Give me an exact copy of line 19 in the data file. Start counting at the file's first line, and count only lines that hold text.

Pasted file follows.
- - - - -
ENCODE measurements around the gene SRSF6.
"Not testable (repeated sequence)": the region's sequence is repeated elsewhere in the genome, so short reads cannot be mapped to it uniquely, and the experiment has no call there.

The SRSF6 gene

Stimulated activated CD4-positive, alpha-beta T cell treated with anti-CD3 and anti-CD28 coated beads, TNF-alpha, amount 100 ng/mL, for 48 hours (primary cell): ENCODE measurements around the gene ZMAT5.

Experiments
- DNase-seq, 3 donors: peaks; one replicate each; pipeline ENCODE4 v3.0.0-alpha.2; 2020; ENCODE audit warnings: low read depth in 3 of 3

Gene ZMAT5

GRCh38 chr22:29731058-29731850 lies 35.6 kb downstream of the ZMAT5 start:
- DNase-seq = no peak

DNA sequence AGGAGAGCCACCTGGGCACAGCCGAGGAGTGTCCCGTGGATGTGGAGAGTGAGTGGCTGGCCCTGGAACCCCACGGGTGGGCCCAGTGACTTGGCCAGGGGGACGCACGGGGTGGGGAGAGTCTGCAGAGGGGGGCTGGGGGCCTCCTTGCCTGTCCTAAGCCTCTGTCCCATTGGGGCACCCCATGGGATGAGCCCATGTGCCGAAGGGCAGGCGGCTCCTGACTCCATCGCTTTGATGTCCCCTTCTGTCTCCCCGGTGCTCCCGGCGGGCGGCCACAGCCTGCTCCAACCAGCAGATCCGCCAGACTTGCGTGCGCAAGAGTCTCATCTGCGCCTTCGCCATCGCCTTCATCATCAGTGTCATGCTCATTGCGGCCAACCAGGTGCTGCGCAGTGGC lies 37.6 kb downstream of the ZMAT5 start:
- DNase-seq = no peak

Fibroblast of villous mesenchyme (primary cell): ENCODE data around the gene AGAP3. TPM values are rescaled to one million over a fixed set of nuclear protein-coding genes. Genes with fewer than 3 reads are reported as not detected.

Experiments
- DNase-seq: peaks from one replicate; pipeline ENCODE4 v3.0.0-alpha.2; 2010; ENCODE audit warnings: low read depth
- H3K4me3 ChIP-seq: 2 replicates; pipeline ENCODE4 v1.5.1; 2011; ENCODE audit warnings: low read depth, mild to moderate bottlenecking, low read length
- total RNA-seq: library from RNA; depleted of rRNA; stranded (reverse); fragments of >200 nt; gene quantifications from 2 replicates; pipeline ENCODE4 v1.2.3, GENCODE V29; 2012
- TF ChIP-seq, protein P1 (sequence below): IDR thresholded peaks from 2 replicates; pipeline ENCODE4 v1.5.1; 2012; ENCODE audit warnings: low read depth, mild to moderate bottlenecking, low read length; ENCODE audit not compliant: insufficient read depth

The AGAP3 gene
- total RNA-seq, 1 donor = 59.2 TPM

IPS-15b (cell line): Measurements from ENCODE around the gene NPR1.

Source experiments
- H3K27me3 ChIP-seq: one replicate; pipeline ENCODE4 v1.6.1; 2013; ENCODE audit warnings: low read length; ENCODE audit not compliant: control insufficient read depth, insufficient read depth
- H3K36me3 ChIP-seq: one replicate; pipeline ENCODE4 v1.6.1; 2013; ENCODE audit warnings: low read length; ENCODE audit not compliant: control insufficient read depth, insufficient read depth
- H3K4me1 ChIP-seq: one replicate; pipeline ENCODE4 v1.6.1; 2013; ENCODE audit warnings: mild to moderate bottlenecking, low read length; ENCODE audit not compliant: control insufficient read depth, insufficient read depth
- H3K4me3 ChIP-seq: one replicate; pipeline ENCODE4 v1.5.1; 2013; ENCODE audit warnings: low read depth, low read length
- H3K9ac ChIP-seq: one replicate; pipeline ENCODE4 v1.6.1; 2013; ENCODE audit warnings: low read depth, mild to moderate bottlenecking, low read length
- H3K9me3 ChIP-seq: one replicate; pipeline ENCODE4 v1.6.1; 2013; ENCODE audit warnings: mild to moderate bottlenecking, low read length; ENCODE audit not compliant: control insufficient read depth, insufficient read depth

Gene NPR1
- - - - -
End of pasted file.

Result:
- total RNA-seq, 1 donor = 59.2 TPM